Health officials are “worried” about Australian suicide rates

10 September 2020

Written by: Achol Arok

Australians are encouraged to reach out on World Suicide Prevention Day.

Lifeline’s 24-hour crisis support and suicide prevention hotline has hit a record number of daily calls in the organisation’s 57 years. The line received 3326 calls on Tuesday, a 33 percent rise from the same day last year.

With the impact of COVID-19,  Lifeline has broken monthly records between March and June as they received 90,000 calls a month. During this year’s World Suicide Prevention Day, health officials urge Australians to speak to someone as they deal with the fallout of COVID-19.

John Brogden Lifeline’s chairman he says is worried about COVID-19 impacts on Australia’s suicide rates.

“When people lose their job, they lose their family, they lose their home and they risk losing their life,” he said.

Lifeline expects its 4500 crisis supporters will talk or chat to more than one million people through its phone and web-chat services this year. With this increase, Brogden says he appreciates the 10,000 volunteers who have offered their time.

“This year, we have asked a lot from our volunteers, we are very grateful to all who have worked additional shifts and continually put up their hand to ensure we can be here to support every Australian who needs us,” he said

Today on R U OK? Day, Australians are encouraged to get in touch with anyone they are worried about and stress the importance of staying connected.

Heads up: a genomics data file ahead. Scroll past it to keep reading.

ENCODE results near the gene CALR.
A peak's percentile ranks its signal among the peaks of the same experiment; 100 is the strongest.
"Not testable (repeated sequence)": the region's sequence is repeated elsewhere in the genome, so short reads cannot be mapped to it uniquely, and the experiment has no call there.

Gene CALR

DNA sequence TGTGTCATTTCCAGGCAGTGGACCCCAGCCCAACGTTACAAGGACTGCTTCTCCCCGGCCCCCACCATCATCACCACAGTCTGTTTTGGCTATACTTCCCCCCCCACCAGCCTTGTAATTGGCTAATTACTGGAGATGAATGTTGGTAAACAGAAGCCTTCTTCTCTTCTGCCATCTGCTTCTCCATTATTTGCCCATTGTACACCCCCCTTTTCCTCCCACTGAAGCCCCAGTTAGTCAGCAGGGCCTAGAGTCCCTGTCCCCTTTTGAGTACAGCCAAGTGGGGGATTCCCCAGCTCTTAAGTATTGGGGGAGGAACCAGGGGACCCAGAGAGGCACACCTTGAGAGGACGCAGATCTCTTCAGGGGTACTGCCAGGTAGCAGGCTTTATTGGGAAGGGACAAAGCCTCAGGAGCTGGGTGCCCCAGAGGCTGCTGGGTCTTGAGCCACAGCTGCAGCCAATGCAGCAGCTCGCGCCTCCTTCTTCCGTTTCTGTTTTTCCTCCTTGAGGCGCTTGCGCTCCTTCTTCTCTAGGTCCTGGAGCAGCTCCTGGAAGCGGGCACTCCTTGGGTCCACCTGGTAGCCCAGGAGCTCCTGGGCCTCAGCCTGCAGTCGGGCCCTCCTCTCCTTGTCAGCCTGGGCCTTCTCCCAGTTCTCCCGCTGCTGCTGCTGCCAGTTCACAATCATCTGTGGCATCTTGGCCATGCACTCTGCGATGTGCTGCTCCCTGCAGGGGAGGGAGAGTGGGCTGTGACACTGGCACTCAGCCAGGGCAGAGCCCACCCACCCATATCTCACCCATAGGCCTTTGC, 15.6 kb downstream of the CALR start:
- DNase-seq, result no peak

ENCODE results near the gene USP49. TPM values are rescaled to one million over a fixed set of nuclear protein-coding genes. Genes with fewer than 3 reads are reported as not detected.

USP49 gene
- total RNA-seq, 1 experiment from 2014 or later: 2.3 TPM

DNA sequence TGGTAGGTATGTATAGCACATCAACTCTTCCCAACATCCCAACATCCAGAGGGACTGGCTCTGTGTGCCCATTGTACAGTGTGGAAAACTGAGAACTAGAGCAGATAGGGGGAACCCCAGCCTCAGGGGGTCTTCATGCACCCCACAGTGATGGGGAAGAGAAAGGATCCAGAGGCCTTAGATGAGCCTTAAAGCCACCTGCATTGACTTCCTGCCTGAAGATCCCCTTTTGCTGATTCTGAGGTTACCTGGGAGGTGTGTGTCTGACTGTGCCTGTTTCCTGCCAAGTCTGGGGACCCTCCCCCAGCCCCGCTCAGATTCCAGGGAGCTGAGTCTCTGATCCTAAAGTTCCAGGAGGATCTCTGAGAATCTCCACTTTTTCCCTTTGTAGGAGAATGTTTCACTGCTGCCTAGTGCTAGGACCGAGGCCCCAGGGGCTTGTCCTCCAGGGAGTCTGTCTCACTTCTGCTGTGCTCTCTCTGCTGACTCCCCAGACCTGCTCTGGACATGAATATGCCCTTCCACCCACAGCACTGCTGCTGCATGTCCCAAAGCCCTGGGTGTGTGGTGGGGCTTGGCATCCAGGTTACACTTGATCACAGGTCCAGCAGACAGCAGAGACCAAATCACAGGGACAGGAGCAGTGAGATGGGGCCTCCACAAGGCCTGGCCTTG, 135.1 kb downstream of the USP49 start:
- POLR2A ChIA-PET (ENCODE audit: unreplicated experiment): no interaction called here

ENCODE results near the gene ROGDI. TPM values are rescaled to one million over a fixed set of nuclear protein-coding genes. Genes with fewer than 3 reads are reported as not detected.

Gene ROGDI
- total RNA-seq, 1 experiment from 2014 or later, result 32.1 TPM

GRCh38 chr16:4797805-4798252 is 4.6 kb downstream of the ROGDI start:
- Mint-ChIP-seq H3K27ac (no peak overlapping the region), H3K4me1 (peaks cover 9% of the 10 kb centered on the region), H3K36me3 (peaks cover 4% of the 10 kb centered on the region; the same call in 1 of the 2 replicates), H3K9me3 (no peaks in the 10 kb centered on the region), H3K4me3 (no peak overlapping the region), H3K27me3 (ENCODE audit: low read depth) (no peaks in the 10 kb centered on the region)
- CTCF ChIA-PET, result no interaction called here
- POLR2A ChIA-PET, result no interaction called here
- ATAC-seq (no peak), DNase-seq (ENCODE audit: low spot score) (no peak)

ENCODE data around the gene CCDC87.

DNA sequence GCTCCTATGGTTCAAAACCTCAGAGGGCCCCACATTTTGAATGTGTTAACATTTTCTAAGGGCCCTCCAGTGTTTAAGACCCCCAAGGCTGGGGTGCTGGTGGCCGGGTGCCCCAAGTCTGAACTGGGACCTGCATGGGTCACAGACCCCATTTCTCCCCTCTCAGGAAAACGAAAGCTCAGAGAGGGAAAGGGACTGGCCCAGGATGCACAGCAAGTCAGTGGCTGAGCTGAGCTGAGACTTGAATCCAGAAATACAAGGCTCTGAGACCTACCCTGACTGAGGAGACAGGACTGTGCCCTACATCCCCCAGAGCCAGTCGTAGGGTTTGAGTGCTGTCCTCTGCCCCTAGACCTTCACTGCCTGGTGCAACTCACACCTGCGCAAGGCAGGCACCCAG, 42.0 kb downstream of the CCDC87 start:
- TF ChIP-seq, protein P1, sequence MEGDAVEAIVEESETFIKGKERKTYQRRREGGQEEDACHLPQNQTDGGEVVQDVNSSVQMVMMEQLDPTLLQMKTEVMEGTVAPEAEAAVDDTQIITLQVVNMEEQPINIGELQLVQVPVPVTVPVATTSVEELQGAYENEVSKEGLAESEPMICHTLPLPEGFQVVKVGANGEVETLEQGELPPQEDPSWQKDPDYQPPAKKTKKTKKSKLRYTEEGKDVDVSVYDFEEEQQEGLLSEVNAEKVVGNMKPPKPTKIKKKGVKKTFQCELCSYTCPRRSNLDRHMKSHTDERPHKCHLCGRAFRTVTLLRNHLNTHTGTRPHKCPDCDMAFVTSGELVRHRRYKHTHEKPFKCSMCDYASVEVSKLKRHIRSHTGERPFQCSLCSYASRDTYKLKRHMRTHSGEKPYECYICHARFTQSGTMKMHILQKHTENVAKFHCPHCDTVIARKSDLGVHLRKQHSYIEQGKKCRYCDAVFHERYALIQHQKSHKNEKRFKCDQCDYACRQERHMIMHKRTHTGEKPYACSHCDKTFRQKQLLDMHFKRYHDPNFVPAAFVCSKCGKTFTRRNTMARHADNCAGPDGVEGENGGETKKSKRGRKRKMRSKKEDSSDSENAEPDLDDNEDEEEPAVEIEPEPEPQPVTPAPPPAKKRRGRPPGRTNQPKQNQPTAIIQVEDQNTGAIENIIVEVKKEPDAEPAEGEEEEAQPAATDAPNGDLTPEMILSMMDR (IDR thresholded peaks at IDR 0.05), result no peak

Katherine Newton, R U OK? CEO, says it is even more important to start conversations about mental health under our current circumstances.

“That’s an understandable reaction and it’s why this year we’re reminding Australians there’s more to say after R U OK?” she said.

“It’s important we know how to keep the conversation going because a conversation really can change a life.”

In recent months JobKeeper has helped millions of Australian and John Brogden believes that when it ends it will have major consequences for mental health and suicide.

“Governments need to be prepared with significantly more funding and resources for mental health and suicide prevention after COVID-19,” he said.

The Australian Government is launching vital suicide prevention aftercare services in all six states and territories as well as providing a further $19 million to extend national suicide prevention services. This builds on the record estimated $5.7 billion the government has allocated to mental health alone this year.

Learn what to say after R U OK? at ruok.org.au

Lifeline: 13 11 14 or lifeline.org.au

Beyond Blue: 1300 22 4636 or beyondblue.org.au

Beyond Blue’s coronavirus support service: 1800 512 348 or coronavirus.beyondblue.org.au

Kids Helpline: 1800 55 1800 or kidshelpline.com.au

Headspace: 1800 650 890 or headspace.org.au

 


Photo: R U OK? day 2015 by Monash University available here and used under a Creative Commons Attribution. The image has not been modified.